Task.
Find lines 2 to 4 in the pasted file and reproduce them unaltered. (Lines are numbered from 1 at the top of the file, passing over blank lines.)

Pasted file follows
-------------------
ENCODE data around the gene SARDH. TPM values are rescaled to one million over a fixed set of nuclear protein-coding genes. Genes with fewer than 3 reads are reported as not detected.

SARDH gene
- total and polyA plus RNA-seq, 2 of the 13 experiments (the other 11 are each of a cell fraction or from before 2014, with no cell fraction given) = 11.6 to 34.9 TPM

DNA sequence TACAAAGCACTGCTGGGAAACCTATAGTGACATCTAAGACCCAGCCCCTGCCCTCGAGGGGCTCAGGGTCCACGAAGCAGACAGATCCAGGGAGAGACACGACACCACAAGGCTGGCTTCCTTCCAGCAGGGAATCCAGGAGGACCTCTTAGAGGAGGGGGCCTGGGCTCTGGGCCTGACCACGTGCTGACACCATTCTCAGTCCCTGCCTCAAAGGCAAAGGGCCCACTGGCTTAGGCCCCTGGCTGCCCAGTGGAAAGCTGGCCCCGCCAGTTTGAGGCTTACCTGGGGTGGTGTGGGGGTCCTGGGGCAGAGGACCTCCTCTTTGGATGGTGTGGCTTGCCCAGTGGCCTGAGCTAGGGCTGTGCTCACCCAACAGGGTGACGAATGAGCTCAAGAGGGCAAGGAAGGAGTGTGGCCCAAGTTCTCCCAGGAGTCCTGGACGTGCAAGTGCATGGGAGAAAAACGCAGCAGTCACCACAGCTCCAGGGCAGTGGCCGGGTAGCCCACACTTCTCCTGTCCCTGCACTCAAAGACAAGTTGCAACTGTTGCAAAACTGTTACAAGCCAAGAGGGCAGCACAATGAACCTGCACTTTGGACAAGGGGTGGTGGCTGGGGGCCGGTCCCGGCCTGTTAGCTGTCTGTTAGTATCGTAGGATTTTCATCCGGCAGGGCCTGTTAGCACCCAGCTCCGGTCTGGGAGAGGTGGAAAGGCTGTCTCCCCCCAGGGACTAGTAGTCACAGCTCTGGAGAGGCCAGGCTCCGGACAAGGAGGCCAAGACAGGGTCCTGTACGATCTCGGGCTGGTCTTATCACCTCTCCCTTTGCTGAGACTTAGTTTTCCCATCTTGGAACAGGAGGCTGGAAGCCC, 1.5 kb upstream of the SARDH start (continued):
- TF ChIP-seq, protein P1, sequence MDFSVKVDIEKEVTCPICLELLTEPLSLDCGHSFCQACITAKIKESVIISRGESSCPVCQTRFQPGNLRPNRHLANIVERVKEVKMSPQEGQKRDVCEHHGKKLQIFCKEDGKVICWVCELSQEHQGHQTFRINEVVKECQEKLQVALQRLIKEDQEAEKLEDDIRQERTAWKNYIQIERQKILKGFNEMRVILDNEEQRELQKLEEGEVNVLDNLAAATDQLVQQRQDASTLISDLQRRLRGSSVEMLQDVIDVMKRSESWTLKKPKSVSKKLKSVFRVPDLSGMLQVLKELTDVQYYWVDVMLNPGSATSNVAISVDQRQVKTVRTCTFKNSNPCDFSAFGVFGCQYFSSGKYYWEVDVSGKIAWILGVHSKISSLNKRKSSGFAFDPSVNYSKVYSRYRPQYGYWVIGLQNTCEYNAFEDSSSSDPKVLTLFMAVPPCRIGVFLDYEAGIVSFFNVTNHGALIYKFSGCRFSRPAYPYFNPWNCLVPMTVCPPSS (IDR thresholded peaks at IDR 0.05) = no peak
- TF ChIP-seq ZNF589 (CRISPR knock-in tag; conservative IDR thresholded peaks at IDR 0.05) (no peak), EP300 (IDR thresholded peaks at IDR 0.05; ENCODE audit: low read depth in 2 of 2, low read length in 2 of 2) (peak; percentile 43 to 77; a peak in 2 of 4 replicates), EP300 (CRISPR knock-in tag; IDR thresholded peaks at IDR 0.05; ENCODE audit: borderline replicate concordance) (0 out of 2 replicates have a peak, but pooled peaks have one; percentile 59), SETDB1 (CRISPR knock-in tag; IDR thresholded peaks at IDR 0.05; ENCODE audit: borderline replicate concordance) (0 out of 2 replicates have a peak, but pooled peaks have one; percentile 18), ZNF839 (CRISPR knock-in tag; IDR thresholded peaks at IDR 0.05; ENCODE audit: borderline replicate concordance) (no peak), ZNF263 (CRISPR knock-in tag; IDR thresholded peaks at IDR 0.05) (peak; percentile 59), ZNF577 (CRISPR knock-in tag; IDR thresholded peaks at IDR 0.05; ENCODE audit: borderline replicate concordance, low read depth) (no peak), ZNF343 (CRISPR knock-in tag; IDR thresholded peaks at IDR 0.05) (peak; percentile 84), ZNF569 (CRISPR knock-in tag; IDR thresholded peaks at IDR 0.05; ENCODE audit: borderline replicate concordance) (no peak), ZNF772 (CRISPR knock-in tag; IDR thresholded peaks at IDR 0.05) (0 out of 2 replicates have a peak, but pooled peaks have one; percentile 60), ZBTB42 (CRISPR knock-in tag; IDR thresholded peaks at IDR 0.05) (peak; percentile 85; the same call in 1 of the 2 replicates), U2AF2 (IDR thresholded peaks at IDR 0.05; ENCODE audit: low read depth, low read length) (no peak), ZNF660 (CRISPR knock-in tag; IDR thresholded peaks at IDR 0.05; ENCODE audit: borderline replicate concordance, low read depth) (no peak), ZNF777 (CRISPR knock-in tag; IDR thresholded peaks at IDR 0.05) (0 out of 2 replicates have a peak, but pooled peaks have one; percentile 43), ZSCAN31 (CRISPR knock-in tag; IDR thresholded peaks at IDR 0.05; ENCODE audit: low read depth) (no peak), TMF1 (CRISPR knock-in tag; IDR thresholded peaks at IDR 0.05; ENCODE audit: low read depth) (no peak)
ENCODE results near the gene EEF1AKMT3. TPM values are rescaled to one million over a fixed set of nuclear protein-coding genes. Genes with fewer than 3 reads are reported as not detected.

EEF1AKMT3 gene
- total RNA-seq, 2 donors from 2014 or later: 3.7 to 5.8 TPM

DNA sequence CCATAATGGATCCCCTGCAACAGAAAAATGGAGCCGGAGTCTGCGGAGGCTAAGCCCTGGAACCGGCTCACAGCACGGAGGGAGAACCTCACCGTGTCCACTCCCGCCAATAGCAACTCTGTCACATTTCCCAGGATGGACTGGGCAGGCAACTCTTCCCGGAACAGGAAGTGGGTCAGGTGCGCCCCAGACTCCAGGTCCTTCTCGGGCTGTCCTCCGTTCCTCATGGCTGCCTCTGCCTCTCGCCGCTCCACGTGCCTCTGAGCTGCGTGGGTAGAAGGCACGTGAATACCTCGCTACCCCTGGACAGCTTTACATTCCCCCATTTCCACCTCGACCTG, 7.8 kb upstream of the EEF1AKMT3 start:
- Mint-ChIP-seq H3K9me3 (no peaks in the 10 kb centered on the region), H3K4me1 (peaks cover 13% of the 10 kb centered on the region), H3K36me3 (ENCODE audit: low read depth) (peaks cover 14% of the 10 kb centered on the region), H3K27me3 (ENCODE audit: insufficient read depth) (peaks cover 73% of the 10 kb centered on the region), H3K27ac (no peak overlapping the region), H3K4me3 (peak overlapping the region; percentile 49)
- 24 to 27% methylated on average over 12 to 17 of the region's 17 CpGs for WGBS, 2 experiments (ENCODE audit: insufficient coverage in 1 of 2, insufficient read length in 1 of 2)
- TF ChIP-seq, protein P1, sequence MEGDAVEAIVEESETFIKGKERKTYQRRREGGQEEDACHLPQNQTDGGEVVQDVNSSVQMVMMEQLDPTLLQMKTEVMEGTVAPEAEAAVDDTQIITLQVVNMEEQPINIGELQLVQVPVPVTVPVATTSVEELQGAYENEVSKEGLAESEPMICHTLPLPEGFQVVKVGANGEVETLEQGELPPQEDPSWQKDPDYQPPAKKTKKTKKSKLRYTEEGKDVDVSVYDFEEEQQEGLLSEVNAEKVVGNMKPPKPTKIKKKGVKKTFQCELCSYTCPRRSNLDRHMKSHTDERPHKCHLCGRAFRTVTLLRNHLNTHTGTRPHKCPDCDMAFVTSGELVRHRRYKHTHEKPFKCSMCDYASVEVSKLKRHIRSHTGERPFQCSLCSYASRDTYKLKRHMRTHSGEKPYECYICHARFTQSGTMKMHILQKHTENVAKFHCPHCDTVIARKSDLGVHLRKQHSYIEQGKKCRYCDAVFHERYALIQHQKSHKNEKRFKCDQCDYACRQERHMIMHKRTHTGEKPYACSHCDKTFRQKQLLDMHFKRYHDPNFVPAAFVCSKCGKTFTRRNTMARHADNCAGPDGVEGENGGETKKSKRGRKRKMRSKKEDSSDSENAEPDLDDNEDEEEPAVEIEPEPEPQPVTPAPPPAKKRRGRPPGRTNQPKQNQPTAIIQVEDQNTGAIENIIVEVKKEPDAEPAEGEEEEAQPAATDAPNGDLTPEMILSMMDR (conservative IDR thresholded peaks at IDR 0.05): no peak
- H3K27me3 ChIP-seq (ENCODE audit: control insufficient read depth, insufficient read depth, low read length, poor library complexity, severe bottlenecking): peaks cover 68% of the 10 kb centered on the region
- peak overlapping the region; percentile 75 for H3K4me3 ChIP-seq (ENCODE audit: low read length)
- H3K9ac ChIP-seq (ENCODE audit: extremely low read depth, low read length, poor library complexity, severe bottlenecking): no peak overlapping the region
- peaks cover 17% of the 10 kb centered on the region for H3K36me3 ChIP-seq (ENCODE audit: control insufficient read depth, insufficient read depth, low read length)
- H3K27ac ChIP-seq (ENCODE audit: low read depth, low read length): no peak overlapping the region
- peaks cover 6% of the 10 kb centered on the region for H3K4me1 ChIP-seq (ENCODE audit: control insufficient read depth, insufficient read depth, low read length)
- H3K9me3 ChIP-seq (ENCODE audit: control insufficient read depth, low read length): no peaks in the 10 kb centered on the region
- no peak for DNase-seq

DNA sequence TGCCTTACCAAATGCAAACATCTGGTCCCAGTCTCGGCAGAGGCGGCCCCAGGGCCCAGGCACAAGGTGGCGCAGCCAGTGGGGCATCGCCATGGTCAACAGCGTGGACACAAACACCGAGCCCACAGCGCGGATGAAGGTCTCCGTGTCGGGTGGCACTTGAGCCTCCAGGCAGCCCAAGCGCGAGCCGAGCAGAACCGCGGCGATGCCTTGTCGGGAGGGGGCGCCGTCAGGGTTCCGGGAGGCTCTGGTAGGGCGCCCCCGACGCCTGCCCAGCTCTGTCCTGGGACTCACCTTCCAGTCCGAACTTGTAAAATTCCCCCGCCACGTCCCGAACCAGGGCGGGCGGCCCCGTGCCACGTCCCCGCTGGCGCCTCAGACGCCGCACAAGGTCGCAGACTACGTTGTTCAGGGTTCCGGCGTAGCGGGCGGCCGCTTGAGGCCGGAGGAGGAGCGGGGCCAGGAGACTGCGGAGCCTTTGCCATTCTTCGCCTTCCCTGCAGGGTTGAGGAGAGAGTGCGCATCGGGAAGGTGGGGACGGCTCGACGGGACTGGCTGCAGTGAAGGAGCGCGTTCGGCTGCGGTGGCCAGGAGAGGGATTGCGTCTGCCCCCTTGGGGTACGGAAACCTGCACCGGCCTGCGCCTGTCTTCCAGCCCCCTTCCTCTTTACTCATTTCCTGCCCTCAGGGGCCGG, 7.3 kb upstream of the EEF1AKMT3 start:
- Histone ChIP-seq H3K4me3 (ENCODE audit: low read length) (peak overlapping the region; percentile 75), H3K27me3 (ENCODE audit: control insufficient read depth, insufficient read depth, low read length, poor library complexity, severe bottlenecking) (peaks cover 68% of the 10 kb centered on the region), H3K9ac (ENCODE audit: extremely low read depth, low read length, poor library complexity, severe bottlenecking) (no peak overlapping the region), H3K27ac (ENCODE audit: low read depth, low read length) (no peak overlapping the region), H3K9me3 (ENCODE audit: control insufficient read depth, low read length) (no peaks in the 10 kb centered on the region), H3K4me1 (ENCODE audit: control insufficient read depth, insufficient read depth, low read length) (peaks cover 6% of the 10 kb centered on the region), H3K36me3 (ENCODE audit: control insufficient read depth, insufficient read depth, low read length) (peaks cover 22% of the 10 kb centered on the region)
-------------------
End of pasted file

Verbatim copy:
SARDH gene
- total and polyA plus RNA-seq, 2 of the 13 experiments (the other 11 are each of a cell fraction or from before 2014, with no cell fraction given) = 11.6 to 34.9 TPM

DNA sequence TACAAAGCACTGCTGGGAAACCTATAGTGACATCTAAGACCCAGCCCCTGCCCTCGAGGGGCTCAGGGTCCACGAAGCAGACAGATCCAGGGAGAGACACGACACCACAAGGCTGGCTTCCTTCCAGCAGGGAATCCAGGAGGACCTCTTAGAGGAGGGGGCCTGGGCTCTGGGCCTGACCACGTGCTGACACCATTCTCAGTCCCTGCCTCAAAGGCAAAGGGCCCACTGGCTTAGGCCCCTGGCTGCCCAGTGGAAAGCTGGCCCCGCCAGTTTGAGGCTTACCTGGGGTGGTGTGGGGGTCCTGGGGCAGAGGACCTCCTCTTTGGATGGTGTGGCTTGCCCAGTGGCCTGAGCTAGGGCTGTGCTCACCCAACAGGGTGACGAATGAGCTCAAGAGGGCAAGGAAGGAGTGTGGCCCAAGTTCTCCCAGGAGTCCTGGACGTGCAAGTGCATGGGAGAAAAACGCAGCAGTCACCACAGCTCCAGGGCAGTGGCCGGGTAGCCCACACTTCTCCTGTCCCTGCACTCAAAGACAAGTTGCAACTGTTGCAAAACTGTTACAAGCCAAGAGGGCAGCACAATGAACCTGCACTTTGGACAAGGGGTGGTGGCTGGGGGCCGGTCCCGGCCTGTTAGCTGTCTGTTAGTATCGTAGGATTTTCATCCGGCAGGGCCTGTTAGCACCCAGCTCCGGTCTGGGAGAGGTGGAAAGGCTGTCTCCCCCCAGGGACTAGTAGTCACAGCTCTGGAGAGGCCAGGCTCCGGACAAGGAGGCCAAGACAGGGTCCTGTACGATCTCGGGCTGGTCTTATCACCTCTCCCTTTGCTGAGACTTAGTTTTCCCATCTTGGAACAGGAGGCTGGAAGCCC, 1.5 kb upstream of the SARDH start (continued):